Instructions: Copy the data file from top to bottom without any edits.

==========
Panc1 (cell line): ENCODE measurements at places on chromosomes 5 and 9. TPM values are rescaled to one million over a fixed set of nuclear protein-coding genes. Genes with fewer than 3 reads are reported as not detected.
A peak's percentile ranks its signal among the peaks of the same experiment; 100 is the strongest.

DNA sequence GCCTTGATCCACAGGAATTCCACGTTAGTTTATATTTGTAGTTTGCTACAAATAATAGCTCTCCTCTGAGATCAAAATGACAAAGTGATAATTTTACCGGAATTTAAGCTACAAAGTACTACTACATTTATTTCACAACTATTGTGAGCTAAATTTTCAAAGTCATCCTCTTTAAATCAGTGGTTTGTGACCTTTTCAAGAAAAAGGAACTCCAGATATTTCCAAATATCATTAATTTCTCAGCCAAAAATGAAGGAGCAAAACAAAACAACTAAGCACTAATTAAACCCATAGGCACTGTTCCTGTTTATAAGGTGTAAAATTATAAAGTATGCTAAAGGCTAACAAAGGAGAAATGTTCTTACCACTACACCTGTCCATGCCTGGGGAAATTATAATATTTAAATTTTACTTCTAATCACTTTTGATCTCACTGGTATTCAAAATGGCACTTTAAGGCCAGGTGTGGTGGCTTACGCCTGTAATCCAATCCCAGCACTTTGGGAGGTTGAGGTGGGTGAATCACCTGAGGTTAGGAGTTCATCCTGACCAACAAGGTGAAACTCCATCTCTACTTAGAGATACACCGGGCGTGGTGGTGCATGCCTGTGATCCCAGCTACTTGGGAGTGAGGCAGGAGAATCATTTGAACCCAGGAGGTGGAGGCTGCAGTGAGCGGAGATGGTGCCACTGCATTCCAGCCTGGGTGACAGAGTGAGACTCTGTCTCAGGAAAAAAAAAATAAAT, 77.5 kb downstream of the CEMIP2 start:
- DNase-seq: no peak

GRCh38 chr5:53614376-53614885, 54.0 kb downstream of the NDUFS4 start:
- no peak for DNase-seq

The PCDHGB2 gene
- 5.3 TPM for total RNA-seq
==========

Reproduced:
Panc1 (cell line): ENCODE measurements at places on chromosomes 5 and 9. TPM values are rescaled to one million over a fixed set of nuclear protein-coding genes. Genes with fewer than 3 reads are reported as not detected.
A peak's percentile ranks its signal among the peaks of the same experiment; 100 is the strongest.

DNA sequence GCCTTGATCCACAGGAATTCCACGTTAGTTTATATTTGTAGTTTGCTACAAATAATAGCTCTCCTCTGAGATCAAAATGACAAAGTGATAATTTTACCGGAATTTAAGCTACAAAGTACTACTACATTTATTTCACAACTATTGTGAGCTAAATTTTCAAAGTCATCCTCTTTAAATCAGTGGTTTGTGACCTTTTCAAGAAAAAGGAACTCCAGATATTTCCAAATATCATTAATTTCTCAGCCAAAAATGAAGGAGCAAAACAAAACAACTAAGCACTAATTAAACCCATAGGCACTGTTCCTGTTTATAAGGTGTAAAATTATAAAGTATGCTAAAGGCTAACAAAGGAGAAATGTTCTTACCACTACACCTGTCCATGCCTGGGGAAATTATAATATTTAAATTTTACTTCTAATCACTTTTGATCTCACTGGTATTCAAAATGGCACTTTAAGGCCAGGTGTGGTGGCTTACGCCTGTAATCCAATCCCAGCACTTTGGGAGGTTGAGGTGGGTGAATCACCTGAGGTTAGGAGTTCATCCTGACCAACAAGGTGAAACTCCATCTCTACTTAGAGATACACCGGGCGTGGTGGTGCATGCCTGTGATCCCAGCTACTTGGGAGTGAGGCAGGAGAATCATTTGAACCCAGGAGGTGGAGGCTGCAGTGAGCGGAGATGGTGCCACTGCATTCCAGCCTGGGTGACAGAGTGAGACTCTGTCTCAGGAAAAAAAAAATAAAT, 77.5 kb downstream of the CEMIP2 start:
- DNase-seq: no peak

GRCh38 chr5:53614376-53614885, 54.0 kb downstream of the NDUFS4 start:
- no peak for DNase-seq

The PCDHGB2 gene
- 5.3 TPM for total RNA-seq